It was frustrating and deflating and miserable for many years. I've been on these boards long enough and read enough threads on strong-willed kids that I *think* that if I went back in time, I *might* be able to handle things better, but I'm not sure.  It's really hard when you have a strong-willed little one.  Really hard.  Like, there aren't enough words to describe how hard it is.  I didn't have the board back when my kids were smaller.  But since you have the board, you could post asking how to deal with challenging toddlers.  There are lots of boardies here who will know what you mean.  Sure, there will be those who don't understand and think they're helping when they're not, but you might be able to get just enough gems that something will help you.  

 

I agree with a PP that your dh and you aren't quite on the same page about homeschooling and there are misunderstandings there about what it means to homeschool and how to make it happen.  I do think you guys need to have a conversation where you each try to ask and listen more than you tell, so you can understand what each person expects/needs.

 

Thank you. The psychologist he saw last year was supposed to evaluate him mainly for focus issues. He was unable to clearly determine if ds had add/adhd as we only had my input to go by. He did not have any teacher forms at the time (it was the first week of his brick & mortar school). He just said he met the criteria so he may be. His testing did not isolate the auditory processing thing I wanted to focus on. When I specifically asked if ds could have APD the dr dismissed it and said that he didn't think so because ds didn't have issues with phonics. I have since learned that is not always relevant. I have been in touch with an audiologist but for now we are seeing a SLP but they should be able to give me some feedback soon and my recommend we see an audiologist next. The audiologist prices are $$$$ or I would have gone there already.

 

As overwhelmed as I may sound, I am actually relieved to be homeschooling because I feel like we can focus more on some things that would be pretty impossible if he was still at school. One of those things is his pencil grip. We have already worked on that this semester. He still needs to learn to tie his shoes. There was a lot of pushback over that and he wears shoes with velcro. So definitely some things we need to deal with.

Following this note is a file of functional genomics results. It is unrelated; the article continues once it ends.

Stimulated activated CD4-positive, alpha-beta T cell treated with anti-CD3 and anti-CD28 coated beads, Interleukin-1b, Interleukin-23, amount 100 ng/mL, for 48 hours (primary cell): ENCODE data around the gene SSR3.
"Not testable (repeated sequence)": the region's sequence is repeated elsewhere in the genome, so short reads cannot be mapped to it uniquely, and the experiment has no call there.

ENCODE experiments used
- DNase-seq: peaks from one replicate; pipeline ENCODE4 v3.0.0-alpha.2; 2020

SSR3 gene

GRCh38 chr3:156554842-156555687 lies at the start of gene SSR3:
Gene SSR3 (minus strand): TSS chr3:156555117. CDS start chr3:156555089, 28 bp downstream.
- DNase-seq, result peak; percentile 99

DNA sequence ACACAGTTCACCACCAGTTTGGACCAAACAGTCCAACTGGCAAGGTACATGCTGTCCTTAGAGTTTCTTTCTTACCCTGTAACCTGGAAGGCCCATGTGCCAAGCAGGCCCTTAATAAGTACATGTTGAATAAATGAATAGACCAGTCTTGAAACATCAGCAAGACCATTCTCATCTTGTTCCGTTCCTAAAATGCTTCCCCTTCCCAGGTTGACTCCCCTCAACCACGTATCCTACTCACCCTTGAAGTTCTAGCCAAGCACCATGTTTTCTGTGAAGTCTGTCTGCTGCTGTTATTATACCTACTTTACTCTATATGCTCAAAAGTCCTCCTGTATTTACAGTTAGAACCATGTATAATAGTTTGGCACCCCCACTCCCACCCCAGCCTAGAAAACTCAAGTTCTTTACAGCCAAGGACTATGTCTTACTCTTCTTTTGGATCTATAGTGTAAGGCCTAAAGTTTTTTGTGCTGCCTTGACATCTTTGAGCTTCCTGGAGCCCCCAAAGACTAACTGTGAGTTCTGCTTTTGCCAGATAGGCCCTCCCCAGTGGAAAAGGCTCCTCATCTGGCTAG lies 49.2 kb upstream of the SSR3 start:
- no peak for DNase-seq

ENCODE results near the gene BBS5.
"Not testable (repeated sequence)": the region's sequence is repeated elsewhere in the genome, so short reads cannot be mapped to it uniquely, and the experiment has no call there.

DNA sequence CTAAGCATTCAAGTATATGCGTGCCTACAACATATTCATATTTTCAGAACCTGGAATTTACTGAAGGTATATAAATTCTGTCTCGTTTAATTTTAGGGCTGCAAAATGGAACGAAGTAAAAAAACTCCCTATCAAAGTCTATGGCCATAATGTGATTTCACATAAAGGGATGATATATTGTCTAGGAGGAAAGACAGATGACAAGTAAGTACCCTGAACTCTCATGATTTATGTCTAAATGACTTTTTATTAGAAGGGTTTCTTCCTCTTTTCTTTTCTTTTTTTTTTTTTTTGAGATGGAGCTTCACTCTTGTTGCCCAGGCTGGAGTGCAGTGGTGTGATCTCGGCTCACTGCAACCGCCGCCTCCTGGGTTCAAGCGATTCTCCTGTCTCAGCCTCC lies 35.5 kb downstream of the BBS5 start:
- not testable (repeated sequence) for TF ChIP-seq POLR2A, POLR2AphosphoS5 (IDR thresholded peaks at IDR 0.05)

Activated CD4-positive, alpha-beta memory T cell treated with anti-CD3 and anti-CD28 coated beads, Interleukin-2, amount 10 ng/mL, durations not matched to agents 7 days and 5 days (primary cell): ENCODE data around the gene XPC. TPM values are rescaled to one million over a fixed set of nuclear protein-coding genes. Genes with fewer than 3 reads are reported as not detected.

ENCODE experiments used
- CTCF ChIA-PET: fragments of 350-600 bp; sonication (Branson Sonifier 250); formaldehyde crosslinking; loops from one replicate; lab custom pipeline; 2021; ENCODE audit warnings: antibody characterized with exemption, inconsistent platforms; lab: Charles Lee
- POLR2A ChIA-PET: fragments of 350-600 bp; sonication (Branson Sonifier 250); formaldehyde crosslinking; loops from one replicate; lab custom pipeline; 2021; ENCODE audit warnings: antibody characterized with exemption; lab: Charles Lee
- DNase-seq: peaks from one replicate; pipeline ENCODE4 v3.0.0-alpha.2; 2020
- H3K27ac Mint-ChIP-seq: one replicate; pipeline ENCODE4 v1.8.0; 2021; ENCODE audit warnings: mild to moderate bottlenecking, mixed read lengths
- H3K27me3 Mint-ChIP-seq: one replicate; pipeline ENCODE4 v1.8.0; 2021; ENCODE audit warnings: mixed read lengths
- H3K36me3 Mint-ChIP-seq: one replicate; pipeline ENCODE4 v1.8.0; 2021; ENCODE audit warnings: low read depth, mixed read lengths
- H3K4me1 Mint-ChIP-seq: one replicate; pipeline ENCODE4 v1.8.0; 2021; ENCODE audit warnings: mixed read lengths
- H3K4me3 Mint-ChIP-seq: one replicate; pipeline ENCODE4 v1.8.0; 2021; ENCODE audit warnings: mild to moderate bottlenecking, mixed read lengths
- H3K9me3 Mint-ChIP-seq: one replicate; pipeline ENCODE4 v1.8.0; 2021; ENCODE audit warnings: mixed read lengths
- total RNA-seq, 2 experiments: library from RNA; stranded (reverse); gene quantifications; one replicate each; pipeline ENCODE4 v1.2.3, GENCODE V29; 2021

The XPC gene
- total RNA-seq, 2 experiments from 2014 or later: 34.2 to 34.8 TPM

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#61 Ausmumof3

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Posted 13 September 2017 - 10:49 PM

I let YouTube teach my kids to tie their shoes. Seriously! So much easier...
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#62 nixpix5

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Posted 13 September 2017 - 10:50 PM

I don't negotiate much. If I decide 2 pages (or whatever amount) a day are what need to be done to finish what I think it a reasonable amount of progress in a certain amount of time, then 2 pages a day it is unless they're too sick to do school or some incredible outside educational opportunity came up and can only be done during school hours. We can negotiate the order of subjects. We can negotiate reading aloud or reading silently. We can sometimes negotiate doing it orally instead of written. We can sometimes negotiate typed over handwritten. But we almost always we do what's been assigned because I decided that's what needed to be done daily (in my case weekly) to meet my goals and is developmentally appropriate.

I don't think the solution to being behind is loading the kid up more on other days. I think the correction needs to be mom making school a regular thing at a regular time before anything else is done. Creating a culture of diligence in the home is key. I get doing it irregularly because reality forces us into it, but irregularly because mom, to use your words, is slacking/pushing it off needs fixing. It will only get harder later on, so having good habits established needs to happen in the early years. We all have until our child is 18 to provide what we think prepares a child for adulthood and meets the homeschooling laws in our state.

At my house screen time is granted only on the days the kid was cooperative during school and chores are done. They don't have to like it or pretend to like it, they have to do it without: